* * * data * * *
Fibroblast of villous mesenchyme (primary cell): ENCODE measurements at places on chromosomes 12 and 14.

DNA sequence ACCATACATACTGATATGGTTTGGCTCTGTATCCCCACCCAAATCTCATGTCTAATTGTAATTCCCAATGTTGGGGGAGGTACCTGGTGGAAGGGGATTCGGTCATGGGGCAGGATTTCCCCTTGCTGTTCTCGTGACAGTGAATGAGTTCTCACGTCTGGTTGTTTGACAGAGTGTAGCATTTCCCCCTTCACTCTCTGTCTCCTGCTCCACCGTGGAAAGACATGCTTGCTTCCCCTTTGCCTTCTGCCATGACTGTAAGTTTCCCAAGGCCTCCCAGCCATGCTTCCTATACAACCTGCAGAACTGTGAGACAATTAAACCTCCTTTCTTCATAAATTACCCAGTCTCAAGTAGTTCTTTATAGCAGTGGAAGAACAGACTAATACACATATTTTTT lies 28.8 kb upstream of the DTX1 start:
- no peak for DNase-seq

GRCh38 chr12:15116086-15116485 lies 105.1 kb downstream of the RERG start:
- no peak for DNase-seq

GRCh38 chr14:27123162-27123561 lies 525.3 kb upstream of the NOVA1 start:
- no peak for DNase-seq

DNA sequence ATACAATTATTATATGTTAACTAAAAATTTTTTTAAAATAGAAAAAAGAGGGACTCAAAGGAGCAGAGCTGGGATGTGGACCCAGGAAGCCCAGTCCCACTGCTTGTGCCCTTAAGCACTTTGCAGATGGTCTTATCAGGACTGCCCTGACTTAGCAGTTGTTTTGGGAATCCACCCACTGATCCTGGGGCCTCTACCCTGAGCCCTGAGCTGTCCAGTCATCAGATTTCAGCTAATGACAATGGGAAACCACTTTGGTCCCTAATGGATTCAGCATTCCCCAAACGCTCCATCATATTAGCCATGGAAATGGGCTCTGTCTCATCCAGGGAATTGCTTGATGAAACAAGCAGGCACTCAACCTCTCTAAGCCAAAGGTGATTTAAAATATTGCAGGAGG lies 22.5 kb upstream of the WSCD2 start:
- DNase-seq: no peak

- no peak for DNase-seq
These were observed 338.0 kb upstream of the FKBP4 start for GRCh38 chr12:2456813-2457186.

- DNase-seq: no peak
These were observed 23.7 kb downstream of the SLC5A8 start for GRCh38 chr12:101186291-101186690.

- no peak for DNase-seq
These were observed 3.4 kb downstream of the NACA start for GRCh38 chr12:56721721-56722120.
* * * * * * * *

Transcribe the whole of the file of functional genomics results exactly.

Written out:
Fibroblast of villous mesenchyme (primary cell): ENCODE measurements at places on chromosomes 12 and 14.

DNA sequence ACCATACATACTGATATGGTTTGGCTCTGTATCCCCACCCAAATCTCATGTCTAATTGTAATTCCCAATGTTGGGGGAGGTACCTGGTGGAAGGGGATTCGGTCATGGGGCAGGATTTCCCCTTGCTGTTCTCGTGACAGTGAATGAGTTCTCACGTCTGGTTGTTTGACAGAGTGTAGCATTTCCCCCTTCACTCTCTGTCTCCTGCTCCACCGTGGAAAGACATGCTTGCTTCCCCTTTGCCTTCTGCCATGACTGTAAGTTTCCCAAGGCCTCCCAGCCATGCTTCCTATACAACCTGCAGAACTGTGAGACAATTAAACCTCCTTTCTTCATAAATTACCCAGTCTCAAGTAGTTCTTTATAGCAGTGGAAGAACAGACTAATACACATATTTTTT lies 28.8 kb upstream of the DTX1 start:
- no peak for DNase-seq

GRCh38 chr12:15116086-15116485 lies 105.1 kb downstream of the RERG start:
- no peak for DNase-seq

GRCh38 chr14:27123162-27123561 lies 525.3 kb upstream of the NOVA1 start:
- no peak for DNase-seq

DNA sequence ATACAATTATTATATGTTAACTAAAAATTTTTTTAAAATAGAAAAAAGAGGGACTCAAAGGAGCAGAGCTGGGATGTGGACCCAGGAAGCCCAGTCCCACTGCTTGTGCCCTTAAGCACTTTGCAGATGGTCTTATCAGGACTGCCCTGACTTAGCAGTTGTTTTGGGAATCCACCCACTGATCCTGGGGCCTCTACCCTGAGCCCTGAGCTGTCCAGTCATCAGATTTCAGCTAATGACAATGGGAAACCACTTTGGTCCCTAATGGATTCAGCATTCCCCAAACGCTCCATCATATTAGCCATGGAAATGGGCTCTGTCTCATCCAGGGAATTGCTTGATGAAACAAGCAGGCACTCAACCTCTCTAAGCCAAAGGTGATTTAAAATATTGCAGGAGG lies 22.5 kb upstream of the WSCD2 start:
- DNase-seq: no peak

- no peak for DNase-seq
These were observed 338.0 kb upstream of the FKBP4 start for GRCh38 chr12:2456813-2457186.

- DNase-seq: no peak
These were observed 23.7 kb downstream of the SLC5A8 start for GRCh38 chr12:101186291-101186690.

- no peak for DNase-seq
These were observed 3.4 kb downstream of the NACA start for GRCh38 chr12:56721721-56722120.